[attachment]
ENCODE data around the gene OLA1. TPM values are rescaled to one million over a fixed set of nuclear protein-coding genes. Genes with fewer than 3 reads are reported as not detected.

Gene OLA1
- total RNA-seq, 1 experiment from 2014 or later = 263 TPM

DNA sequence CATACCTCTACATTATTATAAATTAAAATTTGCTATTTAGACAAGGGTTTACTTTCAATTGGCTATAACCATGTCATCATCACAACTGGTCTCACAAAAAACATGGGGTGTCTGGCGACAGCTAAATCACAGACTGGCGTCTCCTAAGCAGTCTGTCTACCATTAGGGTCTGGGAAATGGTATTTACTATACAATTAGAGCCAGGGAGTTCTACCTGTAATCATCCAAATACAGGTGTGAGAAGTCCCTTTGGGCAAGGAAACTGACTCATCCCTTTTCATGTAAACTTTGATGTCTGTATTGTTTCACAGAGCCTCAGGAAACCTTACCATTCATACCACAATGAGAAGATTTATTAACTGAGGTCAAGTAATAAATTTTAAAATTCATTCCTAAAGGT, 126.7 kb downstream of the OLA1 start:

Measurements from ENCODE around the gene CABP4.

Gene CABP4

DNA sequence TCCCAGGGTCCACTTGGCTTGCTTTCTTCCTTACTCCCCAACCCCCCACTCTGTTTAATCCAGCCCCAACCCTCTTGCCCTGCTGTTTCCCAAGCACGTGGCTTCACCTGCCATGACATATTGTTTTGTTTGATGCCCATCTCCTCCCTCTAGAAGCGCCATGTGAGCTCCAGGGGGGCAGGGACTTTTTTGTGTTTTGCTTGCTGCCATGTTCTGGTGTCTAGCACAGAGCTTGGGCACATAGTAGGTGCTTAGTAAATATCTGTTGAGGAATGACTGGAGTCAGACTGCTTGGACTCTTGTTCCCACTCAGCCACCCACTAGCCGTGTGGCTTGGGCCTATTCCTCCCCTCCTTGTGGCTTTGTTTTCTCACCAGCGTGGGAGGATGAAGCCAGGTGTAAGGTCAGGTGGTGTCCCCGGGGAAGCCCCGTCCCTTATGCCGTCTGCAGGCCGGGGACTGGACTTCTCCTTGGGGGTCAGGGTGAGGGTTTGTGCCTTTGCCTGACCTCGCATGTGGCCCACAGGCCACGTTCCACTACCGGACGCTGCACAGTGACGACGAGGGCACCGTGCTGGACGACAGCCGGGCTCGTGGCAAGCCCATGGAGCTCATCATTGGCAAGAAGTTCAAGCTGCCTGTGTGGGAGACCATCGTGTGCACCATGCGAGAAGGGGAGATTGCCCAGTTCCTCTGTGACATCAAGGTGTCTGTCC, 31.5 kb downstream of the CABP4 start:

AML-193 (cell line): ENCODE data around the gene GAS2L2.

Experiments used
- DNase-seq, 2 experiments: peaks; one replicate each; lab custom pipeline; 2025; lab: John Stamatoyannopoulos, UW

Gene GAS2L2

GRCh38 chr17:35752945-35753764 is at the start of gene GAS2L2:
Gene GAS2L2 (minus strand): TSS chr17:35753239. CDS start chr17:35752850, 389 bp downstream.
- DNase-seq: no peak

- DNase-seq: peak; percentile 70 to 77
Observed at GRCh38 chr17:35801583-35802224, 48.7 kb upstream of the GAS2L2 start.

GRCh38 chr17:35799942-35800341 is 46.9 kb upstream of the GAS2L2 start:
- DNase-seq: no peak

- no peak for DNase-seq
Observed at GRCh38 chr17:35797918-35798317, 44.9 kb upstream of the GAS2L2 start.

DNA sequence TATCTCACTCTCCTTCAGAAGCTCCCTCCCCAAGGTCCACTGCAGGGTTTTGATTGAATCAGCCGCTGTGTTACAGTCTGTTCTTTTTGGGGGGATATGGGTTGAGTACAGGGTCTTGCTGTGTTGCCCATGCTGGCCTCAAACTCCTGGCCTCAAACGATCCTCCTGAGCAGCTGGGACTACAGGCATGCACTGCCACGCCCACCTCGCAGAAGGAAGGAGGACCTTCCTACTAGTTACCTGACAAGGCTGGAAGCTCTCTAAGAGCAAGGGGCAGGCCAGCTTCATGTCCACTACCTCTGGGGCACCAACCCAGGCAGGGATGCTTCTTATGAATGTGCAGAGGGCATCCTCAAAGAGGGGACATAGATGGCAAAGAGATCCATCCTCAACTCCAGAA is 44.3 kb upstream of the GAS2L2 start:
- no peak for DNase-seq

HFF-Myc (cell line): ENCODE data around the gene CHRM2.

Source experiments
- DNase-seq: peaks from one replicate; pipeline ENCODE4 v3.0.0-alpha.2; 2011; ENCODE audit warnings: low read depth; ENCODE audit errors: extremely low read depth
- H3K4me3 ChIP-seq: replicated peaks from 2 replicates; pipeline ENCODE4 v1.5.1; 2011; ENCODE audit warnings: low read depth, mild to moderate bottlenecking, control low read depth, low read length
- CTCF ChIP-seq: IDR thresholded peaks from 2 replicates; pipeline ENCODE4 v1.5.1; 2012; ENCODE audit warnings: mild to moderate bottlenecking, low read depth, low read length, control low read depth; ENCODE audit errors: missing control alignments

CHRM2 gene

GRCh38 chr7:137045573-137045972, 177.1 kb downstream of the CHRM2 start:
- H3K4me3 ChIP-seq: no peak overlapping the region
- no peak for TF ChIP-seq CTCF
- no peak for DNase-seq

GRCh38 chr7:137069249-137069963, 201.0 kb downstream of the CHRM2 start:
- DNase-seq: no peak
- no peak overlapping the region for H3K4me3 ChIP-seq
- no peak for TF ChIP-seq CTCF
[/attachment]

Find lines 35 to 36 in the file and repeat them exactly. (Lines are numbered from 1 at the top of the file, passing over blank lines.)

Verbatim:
- no peak overlapping the region for H3K4me3 ChIP-seq
- no peak for TF ChIP-seq CTCF